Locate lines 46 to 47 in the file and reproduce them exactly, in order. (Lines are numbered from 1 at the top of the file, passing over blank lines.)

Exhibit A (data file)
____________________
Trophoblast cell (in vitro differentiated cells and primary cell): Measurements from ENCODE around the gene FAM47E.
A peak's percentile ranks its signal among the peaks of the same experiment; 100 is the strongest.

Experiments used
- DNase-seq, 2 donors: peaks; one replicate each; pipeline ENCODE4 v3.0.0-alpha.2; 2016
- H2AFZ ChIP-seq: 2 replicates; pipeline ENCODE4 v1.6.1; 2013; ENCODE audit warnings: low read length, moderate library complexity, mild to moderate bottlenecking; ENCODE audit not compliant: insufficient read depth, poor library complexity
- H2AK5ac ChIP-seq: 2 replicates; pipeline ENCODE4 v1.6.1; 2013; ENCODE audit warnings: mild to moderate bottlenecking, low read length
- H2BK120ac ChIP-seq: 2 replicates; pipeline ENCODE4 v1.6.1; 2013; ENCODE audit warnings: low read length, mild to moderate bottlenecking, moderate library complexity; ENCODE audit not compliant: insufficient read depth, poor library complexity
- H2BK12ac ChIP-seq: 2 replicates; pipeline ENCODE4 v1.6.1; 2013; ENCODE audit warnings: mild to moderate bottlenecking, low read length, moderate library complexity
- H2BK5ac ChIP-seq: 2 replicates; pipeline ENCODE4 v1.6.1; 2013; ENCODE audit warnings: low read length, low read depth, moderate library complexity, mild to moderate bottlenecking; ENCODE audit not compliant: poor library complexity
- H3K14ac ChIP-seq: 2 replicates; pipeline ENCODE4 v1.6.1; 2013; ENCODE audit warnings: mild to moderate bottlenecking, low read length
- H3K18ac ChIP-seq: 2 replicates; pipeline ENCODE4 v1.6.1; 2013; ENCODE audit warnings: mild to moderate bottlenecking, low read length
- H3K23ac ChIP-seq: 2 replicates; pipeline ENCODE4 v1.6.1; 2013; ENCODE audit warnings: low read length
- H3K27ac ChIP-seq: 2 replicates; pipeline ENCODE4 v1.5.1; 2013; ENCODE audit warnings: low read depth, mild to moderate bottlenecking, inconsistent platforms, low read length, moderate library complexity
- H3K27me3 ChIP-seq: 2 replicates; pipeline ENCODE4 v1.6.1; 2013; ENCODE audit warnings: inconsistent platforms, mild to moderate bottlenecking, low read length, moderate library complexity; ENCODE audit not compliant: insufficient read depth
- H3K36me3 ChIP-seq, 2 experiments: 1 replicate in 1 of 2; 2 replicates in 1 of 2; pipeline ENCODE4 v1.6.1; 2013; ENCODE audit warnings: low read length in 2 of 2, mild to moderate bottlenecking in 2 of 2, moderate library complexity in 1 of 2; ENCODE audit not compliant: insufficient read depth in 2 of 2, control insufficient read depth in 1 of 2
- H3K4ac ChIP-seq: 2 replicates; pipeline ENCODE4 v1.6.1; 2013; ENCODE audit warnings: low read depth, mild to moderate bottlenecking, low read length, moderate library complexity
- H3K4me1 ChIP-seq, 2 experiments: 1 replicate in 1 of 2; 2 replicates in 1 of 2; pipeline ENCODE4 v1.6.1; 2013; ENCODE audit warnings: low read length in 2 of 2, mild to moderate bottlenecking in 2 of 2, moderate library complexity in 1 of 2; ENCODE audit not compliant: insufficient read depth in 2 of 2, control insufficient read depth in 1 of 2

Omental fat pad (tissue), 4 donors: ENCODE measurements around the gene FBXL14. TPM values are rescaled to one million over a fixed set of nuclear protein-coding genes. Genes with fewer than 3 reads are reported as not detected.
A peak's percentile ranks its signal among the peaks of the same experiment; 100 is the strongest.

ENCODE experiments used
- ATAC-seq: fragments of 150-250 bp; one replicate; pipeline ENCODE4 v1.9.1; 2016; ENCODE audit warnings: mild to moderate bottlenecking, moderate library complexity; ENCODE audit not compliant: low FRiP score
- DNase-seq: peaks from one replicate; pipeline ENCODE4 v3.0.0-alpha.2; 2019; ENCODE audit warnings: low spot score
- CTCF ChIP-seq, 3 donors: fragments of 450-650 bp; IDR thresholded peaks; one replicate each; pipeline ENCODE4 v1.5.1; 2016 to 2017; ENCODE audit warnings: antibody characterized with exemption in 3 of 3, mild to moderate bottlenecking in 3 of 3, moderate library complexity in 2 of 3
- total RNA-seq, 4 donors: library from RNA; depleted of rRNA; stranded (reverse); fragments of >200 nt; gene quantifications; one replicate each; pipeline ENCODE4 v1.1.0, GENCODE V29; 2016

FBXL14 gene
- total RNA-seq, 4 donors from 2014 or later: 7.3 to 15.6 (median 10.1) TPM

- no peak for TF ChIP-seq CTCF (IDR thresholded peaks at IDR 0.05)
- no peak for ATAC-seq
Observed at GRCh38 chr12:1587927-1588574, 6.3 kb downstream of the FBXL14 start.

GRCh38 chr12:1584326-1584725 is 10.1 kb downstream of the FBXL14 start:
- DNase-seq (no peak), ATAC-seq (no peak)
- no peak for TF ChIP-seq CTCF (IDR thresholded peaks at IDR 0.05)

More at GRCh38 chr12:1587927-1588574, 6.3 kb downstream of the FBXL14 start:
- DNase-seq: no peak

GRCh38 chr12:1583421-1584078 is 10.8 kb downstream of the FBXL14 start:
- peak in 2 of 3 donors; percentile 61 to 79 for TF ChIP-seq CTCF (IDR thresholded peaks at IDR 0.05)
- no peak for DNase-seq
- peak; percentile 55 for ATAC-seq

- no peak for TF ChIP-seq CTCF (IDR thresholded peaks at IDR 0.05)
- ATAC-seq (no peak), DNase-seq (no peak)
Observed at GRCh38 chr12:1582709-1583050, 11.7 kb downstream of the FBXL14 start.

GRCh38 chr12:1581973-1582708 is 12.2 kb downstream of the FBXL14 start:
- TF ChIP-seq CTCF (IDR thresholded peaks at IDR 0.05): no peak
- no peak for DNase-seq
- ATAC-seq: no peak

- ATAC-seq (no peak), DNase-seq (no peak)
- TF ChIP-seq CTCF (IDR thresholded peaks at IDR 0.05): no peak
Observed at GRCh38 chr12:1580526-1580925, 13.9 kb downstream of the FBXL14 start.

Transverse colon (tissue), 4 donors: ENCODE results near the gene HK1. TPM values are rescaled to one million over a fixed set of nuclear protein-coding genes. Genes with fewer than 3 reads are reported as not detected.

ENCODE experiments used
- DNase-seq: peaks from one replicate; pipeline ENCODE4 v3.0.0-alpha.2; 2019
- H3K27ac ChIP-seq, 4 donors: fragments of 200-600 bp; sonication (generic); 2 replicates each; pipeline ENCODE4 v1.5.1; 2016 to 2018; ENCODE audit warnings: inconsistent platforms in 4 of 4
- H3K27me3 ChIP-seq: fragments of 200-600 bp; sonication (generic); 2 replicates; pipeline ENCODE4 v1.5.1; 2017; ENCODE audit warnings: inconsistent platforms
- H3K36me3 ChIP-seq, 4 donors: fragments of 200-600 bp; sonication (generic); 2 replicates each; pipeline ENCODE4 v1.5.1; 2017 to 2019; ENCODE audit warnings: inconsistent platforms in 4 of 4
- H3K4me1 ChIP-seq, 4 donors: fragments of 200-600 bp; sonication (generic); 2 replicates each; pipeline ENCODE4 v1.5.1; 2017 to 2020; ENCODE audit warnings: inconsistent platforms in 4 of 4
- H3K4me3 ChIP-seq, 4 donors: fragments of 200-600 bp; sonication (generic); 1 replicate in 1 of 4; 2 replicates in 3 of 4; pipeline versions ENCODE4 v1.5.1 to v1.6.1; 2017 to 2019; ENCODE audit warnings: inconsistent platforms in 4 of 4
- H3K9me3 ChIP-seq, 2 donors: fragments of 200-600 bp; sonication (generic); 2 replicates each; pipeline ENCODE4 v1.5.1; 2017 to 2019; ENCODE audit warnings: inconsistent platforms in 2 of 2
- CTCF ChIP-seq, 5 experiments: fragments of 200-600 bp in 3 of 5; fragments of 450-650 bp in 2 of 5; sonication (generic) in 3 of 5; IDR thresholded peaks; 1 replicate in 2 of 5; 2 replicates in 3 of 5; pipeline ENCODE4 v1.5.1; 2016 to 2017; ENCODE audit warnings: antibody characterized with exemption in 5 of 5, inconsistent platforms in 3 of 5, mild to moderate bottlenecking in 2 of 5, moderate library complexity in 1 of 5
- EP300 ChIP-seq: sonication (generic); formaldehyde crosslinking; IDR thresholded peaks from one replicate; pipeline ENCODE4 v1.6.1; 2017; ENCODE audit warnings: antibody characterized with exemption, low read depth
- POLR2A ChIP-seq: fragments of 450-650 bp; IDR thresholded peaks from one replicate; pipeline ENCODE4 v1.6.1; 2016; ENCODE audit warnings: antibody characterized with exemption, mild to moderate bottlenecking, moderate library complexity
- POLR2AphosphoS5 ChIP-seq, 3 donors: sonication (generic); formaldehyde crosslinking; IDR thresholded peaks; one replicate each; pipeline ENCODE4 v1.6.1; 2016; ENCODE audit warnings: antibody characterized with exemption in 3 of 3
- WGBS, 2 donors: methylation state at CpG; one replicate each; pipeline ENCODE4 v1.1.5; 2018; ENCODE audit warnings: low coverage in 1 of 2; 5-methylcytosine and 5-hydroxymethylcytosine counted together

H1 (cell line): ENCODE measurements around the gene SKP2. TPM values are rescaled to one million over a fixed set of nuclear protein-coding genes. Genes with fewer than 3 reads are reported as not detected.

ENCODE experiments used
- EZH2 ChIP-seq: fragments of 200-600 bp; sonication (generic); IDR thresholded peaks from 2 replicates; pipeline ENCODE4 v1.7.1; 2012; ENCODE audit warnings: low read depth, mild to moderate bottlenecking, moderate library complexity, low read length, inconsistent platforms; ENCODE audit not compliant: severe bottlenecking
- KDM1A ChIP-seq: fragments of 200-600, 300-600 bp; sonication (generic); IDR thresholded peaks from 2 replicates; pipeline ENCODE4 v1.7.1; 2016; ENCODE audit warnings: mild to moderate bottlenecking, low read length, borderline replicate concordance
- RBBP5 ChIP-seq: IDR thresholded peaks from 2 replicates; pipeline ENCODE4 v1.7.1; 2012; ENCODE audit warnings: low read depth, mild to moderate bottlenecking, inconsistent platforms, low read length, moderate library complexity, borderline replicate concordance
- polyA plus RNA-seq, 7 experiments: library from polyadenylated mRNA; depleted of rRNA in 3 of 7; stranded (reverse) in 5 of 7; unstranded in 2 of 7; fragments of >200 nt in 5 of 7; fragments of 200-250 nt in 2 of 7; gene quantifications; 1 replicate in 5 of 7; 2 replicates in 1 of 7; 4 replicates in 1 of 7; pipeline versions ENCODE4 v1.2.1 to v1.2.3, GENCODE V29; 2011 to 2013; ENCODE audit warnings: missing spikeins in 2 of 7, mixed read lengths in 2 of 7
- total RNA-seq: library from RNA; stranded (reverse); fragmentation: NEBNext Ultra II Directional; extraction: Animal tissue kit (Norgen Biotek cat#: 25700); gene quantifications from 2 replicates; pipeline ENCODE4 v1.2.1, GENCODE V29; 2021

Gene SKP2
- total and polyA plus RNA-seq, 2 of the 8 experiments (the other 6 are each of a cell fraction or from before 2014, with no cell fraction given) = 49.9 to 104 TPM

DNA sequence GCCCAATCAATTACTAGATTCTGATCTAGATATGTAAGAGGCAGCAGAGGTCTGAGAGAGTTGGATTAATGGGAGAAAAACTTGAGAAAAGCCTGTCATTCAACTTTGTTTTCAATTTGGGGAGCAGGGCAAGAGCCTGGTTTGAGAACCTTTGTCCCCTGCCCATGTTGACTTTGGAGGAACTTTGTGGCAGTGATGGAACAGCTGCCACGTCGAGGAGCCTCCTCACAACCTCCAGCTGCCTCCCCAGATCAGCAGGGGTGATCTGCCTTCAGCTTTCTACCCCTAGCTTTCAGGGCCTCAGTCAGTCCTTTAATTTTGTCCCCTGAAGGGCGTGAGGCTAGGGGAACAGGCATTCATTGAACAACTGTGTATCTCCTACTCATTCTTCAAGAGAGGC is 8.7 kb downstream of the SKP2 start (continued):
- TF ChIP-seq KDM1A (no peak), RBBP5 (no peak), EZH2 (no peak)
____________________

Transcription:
- ATAC-seq (no peak), DNase-seq (no peak)
- TF ChIP-seq CTCF (IDR thresholded peaks at IDR 0.05): no peak